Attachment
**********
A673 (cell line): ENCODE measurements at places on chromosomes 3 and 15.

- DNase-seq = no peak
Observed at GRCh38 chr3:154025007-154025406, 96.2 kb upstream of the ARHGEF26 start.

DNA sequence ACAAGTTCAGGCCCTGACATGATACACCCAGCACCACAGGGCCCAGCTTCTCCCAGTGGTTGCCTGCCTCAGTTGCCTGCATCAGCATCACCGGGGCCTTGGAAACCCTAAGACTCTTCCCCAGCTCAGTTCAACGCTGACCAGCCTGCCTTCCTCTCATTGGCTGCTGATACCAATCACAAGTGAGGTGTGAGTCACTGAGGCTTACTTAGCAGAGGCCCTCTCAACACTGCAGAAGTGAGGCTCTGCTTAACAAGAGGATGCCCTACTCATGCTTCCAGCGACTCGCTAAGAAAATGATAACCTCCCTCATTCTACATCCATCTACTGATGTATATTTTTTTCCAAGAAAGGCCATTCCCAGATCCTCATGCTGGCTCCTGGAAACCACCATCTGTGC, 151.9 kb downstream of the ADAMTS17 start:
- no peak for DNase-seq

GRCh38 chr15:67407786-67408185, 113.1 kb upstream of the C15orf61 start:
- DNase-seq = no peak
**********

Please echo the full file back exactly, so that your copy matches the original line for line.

A673 (cell line): ENCODE measurements at places on chromosomes 3 and 15.

- DNase-seq = no peak
Observed at GRCh38 chr3:154025007-154025406, 96.2 kb upstream of the ARHGEF26 start.

DNA sequence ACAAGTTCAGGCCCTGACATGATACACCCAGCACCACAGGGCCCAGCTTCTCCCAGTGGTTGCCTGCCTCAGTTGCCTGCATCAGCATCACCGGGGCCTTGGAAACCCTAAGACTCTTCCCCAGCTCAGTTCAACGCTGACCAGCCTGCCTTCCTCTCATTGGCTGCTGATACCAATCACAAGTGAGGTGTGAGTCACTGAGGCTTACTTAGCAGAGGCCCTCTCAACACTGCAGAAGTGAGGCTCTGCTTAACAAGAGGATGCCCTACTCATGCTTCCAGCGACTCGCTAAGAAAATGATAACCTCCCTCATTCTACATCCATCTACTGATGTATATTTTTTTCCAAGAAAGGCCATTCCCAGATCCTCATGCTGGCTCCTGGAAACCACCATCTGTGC, 151.9 kb downstream of the ADAMTS17 start:
- no peak for DNase-seq

GRCh38 chr15:67407786-67408185, 113.1 kb upstream of the C15orf61 start:
- DNase-seq = no peak